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denounced against the faithless and disobedient, by being admitted members of the kingdom of God, that is of the society of true and faithful Christians? he advises his hearers to endeavour to enter into that kingdom through the lowly, narrow entrance of the persecutions, difficulties, and discouragem ments which awaited them, for that great numbers would seek to obtain the name of Christians by very different means, but that though they should call themselves his disa ciples, and plead that his Gospel had been preached amongst them, he would reject them as strangers to his religion, because they had been workers of iniquity : yet that the members of his Church and faithful subjects of God's earthly kingdom should be composed of people of the different nations from every quarter of the globe. And, in the 28th verse, he seems to predict, that at the prophetic period, denominated Christ's coming, to de. stroy the opposers of his Gospel and to establish his promised kingdom over the earth, not only those faithful Christians who have suffered persecutions and violent deaths, for his sake, shall miraculously be restored to life again before the rest of the dead, as the prophets Paul and John assure us, but that the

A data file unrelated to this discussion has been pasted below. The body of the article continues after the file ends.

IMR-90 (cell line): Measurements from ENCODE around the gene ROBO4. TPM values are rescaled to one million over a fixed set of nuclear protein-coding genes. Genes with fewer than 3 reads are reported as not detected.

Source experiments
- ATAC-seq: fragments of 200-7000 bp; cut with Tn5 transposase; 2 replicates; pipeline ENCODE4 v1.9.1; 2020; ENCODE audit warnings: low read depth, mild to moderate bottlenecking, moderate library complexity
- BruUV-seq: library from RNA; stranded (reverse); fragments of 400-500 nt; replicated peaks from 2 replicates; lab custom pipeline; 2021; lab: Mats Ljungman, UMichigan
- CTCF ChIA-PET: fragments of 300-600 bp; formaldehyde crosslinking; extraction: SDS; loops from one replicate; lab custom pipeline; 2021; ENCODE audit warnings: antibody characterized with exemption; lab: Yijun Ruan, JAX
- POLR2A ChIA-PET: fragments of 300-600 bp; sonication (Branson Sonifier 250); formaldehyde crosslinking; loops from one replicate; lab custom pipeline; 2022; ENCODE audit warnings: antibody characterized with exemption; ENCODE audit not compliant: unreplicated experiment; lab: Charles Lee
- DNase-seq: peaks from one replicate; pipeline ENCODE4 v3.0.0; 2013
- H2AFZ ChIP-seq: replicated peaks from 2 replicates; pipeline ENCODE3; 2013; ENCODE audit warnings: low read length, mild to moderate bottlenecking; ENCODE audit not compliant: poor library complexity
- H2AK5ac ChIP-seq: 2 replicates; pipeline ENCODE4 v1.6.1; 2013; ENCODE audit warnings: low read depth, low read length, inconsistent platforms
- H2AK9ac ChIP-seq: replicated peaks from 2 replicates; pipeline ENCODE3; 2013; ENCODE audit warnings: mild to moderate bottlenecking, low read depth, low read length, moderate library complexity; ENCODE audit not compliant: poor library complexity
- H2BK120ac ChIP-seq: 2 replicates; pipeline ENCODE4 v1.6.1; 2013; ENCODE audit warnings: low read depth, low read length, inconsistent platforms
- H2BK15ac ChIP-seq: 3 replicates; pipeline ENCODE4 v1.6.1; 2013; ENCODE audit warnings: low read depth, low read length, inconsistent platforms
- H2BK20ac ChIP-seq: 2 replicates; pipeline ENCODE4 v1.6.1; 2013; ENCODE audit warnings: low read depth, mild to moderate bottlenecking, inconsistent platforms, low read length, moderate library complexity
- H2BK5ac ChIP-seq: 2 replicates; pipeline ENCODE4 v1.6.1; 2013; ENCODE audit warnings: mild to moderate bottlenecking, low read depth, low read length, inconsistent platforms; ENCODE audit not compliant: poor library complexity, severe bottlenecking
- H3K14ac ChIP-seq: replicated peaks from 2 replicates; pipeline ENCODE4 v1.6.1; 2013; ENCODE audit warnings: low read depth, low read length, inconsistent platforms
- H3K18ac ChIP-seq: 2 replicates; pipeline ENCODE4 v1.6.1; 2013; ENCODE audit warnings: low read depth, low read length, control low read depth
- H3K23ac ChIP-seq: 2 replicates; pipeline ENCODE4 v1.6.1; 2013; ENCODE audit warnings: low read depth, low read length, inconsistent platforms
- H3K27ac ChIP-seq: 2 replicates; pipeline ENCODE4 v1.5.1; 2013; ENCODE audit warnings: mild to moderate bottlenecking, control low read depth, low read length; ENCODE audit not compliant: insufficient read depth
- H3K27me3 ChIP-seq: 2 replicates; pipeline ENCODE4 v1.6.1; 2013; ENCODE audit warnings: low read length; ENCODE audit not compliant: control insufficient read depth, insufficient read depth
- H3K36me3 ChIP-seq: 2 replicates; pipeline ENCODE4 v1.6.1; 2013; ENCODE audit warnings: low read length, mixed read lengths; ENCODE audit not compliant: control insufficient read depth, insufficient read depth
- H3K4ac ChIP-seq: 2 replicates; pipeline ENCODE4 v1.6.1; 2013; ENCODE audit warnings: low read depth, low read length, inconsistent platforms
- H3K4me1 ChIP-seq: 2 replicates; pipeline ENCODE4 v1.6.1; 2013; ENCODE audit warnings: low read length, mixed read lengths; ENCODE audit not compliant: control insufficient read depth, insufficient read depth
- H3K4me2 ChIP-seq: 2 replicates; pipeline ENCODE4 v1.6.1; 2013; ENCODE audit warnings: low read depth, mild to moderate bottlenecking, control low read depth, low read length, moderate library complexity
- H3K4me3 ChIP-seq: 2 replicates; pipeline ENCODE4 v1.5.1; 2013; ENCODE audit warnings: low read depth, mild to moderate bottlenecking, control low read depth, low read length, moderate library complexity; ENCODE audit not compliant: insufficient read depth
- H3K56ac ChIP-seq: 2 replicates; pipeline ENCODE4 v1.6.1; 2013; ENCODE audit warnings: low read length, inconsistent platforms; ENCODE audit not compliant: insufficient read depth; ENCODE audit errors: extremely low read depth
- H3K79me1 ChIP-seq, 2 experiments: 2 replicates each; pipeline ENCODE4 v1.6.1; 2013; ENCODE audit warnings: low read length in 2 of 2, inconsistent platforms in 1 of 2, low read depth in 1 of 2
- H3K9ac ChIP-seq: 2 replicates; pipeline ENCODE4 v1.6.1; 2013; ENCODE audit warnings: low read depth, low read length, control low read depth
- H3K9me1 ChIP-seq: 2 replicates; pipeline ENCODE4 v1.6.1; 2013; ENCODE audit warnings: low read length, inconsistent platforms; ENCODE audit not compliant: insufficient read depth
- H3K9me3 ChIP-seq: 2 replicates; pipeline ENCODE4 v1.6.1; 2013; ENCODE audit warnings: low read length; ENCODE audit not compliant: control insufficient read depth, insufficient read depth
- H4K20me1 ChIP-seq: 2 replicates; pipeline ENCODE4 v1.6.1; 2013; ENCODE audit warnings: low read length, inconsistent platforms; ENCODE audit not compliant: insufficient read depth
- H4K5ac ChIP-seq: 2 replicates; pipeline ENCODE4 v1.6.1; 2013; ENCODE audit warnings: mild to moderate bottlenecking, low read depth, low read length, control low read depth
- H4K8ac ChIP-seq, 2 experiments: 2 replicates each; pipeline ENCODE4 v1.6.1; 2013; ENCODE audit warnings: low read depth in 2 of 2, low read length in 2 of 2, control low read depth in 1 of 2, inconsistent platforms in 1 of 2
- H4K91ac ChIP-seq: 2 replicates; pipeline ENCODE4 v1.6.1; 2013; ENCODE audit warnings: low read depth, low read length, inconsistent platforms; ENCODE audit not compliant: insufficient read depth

three great Patriarchs also, and all the distinguished Jewish prophets, will partake of the same happy, glorious pre-eminence. To this honourable, happy event the Angel seems also to allude, when, at the close of the prophetic visions vouchsafed to Daniel, he says to the Prophet,“ But go thou thy way till the end be:
for thou shalt rest, and stand in the lot at the “end of the days.” But the force of the testimony of these, like that of all other unaccomplished prophecies, cannot be felt before the time of their actual completion shall arrive.
In the conclusion of this thirteenth chapter, our blessed Saviour, replying to some who advised him to depart out of Galilee for fear of Herod, assures them, that he should securely continue working miracles in that district for three days longer, for that his death could be accomplished only at Jerusatem; and apostrophizing the inhabitants of that metropolis, in a pathetic commiseration of the desolation so soon to come upon them in consequence of their obstinate incredulity and rejection of his mission, he adds, that, nevertheless, they should not see him till they should say, Blessed is he that cometh in the name of the Lord. When he predicted this circumstanee, he was at a considerable dis